THE CHILDREN'S BRAIN TUMOUR CHARITY

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Should cancer siblings have genetic tests?

“Be Bald Be Proud!”
Mikayla’s amazing motto.

Mikayla was diagnosed with a rare and inoperable brain cancer (a Ganglioglioma) when she was 4 years old.  Ganglioglioma is a rare brain tumour with both glial cells (responsible for providing the structural support of the central nervous system) and neuronal cells (the functioning component of the central nervous system). Ganglioglioma is a low-grade glioma, i.e. it is cancerous but slow growing.

It’s rare for glioma’s  to run in families but having a family history of glioma can double the risk of developing it. Mikaela’s family had a dilemma – to test or not test.

She has four siblings, the eldest is age sixteen. Her parents eventually decided to test the whole family to establish if they have an inherited genetic virus that could put them at an increased risk of having brain cancer

The Genetic Test Dilemma

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You may receive reassurance of a negative test result.

Mikayla’s parents have always been honest with their children about her cancer. They felt it was important to inform their children of the risk that exists within the family and to establish whether Mikayla’s siblings  actually carry the same genetic virus as Mikayla.

Don't Test

You can hope that your children are not carriers.

Being tested and knowing for sure that your other children have the virus may destroy hope by presenting the children and the parents with a perceived ‘doomed future’ in which their genetic make-up increases the risk of developing the same brain cancer as their sibling.

What children believe is happening is worse than it actually is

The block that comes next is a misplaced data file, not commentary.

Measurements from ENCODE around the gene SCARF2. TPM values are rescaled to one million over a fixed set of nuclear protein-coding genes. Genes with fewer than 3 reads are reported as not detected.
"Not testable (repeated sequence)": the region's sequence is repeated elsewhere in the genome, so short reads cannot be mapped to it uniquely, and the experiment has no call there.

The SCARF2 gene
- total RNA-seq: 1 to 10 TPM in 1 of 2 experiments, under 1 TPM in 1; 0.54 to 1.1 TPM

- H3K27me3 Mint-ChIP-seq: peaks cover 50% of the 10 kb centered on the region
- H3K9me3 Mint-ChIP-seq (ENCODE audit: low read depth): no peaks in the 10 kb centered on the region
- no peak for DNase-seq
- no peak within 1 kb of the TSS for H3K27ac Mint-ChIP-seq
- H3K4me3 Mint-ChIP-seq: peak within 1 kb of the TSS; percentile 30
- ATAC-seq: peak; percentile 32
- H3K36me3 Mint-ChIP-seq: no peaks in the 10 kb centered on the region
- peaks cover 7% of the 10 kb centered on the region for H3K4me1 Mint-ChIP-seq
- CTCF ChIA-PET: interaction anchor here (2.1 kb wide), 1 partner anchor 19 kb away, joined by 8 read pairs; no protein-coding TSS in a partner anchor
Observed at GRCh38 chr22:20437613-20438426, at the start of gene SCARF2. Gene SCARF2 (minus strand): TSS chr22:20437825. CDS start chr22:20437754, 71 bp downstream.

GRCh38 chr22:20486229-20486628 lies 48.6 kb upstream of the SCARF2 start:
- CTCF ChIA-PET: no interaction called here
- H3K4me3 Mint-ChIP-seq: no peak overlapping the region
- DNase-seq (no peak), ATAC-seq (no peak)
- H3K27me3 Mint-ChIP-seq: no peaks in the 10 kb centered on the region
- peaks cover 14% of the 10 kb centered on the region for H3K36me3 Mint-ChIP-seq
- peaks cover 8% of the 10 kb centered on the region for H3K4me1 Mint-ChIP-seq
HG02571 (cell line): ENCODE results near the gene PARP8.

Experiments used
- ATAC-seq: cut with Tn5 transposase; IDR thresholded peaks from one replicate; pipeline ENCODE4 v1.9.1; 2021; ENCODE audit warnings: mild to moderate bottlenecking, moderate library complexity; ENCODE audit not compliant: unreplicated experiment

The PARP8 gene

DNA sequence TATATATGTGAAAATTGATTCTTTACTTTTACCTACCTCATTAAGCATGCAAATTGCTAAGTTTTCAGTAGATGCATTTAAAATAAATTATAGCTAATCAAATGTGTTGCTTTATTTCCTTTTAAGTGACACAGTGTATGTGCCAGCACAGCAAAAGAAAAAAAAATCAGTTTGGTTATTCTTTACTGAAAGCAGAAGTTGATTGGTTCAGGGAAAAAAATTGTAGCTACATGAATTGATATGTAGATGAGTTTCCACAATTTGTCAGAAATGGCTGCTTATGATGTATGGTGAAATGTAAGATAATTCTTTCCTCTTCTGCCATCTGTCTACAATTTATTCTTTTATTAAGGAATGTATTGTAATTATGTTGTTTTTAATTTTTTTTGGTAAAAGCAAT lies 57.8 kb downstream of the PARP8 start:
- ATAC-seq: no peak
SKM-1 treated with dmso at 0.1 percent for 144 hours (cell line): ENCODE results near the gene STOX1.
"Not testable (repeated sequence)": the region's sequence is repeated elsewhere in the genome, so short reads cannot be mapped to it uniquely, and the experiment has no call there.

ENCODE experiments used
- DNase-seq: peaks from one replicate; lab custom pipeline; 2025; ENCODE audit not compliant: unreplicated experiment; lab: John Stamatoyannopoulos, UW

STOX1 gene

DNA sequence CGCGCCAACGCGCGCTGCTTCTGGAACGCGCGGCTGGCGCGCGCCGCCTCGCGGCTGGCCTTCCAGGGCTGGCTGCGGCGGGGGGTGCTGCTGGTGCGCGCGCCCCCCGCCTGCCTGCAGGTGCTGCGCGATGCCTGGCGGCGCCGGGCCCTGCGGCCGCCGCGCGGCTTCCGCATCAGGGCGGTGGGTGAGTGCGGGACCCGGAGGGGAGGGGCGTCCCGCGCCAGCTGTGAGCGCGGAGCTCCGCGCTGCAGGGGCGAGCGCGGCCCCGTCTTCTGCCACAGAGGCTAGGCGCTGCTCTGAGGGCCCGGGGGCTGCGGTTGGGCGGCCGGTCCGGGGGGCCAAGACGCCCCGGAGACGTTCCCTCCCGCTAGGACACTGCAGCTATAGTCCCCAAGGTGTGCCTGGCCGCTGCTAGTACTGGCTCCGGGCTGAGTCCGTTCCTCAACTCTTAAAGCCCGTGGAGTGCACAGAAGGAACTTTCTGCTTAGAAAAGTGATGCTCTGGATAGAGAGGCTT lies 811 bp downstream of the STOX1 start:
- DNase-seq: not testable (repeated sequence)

Mikayla has had many years of chemotherapy and other medical treatments so her siblings were used to her showing signs of illness. Even at a very young age without being told specific information they often sensed when something was wrong, yet not always know what it was.

Mikayla’s parents decided to tell their children what is happening within the family in a way that they can understand. Furthermore, Mikayla’s mum does not believe in keeping secrets from her children, especially when the secret is about a cancer that may affect her children’s lives in the future. Natasha believes that deliberately concealing information may do more harm than good. Every Sunday the family sit around the dining table and the children are allowed to ask questions, nothing cancer-related is off bounds. “More often than not, what the children believe is happening is worse than it actually is” says Natasha.

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TALKING TO CHILDREN ABOUT CANCER

The family were encouraged to have the genetic testing by genetic service providers on the basis that if tested and found free of the genetic virus the children may grow up being less fearful of getting brain cancer themselves and they may be able to make different choices, eg. regarding having children of their own.

Furthermore, Natasha and her husband will not look for signs in their other children, which prior to genetic testing they may have concluded were possible symptoms of brain cancer. 

In addition to testing their children, Natasha and her husband also selected to be tested. Presumably they felt confident in their ability as parents to cope with the impact of the testing of which parent carries the genetic virus. 

Natasha and all of Mikayla’s sibling tested negative which was a huge relief the family, however her husband tested positive. He suffered severely from the burden as he felt that he was solely responsible for all of Mikayla’s suffering and for all of the immense suffering that the disease had caused their family. 

Natasha said to him “don’t look at it like that, there is nobody to blame, it’s just one of those things ”. She was also distraught to witness her husband’s belief that his genes could have given Mikayla cancer. Natasha wrapped him in her arms and told him “we weren’t to know that the virus was in your genes.

Whether siblings are better off not being tested is a tough personal decision for families to make. It’s understandable, especially if they have experienced traumatic consequences of cancer in their family. However, all the evidence suggests that children are capable of understanding the need for genetic testing if the information is given to them in a way they can understand. (More often it’s the parents who have the trauma of receiving this type of information). In addition, considerable emotional turmoil can be caused by delaying giving children important information, i.e. it’s much more difficult for an adolescent to accept than a child.

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